See also: Thursday’s Daily Dish
See also: Today’s Baseball America Prospect Report
WINSTON-SALEM, N.C.–Collin Balester is starting to remind people why he was the Nationals’™ top pitching prospect entering the season.
The 6-foot-5, 190-pound righthander went seven innings for just the second time this season in high Class A Potomac’™s 3-1 win against Winston-Salem on Thursday, allowing one run on five hits while striking out five and walking two. He picked up the win to improve to 4-3, 5.35 on the season with 56 strikeouts and 38 walks in 74 innings.
The numbers aren’™t impressive, but Balester has been pitching his best the last few weeks. He struck out a season-high eight while walking just one in his last start against Kinston, and he threw 5 2/3 innings of scoreless ball against Wilmington in the start before that. He has not allowed more than three earned runs in any of his last eight starts, dating back to a May 16 loss to Kinston. Balester has also improved his control since walking 16 batters over four starts in May and June. In his last five starts, he has issued just eight free passes.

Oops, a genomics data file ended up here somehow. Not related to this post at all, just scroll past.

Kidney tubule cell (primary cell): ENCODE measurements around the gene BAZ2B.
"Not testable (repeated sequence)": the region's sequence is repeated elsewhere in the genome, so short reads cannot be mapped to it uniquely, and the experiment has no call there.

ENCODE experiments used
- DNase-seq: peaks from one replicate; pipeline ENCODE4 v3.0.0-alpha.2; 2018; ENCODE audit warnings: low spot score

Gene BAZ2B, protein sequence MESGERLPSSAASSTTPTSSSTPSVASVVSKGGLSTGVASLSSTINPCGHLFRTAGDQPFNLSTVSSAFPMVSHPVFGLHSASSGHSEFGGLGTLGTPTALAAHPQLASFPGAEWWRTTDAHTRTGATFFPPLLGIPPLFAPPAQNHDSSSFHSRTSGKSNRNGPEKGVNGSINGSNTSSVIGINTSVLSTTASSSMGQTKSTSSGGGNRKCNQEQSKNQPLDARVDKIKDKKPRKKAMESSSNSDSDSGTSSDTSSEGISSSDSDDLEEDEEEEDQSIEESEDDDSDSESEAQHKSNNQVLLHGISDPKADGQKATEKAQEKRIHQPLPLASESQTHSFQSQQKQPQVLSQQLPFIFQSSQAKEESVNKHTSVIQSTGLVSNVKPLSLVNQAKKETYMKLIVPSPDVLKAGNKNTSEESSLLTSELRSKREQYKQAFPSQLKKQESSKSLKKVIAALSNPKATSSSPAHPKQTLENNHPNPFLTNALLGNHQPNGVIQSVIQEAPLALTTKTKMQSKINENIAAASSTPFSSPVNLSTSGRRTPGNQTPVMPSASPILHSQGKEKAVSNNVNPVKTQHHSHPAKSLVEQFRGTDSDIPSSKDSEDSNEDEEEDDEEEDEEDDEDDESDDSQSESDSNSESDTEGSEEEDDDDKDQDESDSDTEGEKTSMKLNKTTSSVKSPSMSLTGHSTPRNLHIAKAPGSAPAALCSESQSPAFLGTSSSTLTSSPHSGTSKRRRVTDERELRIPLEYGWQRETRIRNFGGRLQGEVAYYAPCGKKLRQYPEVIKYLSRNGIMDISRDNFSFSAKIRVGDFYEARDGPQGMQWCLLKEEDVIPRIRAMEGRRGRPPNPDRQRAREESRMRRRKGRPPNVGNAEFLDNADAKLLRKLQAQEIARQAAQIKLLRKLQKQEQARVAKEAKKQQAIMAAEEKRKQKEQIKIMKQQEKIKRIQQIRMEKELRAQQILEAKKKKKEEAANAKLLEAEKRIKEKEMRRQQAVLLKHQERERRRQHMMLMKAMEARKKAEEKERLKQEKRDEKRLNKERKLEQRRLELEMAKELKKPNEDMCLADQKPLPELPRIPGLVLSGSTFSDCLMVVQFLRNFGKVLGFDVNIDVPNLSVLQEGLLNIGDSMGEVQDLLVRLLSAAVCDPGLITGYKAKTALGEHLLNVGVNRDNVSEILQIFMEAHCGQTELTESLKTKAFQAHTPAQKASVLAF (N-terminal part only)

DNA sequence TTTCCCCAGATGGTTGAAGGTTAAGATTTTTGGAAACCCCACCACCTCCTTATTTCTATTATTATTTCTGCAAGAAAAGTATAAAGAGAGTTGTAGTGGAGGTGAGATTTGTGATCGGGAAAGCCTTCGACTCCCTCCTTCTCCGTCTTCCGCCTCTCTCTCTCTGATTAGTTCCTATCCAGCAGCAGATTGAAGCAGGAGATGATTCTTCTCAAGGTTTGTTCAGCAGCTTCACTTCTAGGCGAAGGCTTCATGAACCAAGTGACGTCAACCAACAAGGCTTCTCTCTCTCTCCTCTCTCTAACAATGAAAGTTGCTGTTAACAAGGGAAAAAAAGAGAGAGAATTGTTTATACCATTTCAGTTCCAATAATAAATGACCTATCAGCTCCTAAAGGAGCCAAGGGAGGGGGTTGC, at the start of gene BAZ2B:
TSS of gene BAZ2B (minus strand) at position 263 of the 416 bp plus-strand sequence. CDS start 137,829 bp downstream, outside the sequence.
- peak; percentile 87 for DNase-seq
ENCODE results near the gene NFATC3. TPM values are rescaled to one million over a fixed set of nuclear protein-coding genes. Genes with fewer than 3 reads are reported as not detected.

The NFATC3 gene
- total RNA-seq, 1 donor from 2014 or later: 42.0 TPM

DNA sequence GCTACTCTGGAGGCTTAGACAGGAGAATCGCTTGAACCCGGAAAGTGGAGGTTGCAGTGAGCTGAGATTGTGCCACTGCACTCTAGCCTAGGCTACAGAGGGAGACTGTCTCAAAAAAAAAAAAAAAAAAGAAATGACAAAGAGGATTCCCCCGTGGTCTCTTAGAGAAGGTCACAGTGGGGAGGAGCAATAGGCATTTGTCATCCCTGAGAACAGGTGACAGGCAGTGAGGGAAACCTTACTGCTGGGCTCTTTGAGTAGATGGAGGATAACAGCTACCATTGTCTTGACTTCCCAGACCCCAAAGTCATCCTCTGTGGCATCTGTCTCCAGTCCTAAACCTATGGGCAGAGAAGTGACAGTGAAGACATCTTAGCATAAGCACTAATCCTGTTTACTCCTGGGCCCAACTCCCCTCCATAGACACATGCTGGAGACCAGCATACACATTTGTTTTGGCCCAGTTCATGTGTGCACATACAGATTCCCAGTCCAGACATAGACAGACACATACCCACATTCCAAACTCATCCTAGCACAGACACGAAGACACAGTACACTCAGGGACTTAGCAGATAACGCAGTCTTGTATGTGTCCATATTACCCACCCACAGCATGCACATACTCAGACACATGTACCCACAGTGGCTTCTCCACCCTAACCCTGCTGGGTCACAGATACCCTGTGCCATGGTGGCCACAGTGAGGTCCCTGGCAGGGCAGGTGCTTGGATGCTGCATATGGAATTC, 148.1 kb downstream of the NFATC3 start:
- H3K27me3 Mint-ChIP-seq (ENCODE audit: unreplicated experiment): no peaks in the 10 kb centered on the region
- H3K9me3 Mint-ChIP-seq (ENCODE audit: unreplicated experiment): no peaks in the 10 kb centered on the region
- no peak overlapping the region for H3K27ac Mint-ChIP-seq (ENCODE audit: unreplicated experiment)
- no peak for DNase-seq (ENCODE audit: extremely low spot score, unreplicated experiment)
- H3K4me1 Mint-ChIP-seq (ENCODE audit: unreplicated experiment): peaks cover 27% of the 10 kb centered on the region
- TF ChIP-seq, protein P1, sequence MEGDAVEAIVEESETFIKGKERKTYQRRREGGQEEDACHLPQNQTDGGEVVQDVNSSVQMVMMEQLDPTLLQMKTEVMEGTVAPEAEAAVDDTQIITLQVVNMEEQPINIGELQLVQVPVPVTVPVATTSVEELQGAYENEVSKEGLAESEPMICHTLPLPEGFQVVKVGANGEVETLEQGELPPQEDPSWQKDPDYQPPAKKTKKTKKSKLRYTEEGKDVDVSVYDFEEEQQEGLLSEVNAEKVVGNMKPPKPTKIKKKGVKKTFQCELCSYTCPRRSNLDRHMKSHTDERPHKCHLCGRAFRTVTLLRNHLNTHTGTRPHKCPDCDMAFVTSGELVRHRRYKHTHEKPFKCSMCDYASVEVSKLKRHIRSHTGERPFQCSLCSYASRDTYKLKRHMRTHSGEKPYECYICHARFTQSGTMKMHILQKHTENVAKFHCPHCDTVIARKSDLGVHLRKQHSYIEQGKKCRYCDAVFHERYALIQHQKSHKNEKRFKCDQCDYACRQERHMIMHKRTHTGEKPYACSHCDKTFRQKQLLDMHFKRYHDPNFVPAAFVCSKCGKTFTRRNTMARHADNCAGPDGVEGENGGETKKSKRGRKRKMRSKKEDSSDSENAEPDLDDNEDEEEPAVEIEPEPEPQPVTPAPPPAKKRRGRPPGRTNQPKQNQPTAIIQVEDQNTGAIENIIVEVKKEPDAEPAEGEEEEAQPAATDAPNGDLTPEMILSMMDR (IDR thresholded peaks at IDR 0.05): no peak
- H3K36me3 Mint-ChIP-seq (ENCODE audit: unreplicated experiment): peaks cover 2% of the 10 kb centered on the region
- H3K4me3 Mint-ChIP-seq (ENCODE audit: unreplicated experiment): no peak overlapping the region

“Collin’™s a guy that has always been able to pitch with the fastball and pitch upstairs quite a bit, so we’™re trying to get him into a little more of a command position while still lighting it up and going after it, and he’™s done that,” Potomac pitching coach Charlie Corbell said.
Balester’™s fastball sat in the 90-92 mph range against the Warthogs, touching 93 a number of times. He also racked up several strikeouts with his 76-78 downer curveball and flashed a decent changeup. His command lapsed a bit when runners reached base and his frustration with the home plate umpire was visible as his outing wore on, but he wriggled his way out of any jams by inducing ground balls.
“Collin’™s a very emotional and hyper kid, and he’™s got a lot of energy on the mound,” Corbell said. “He’™s a big, long, gangly guy who’™s still developing his body. What we really worked hard on is getting the repeatability in his delivery, where he’™s not spinning off quite so much and getting an opportunity to really live with the fastball. His fastball has a lot of hop to it.”
A scout with an American League club noticed Balester was dropping and driving off his back leg, which neutralizes the advantage of his height. But the scout said Balester has plenty of time to make that small adjustment. He just turned 20 in June and is holding his own in the Carolina League.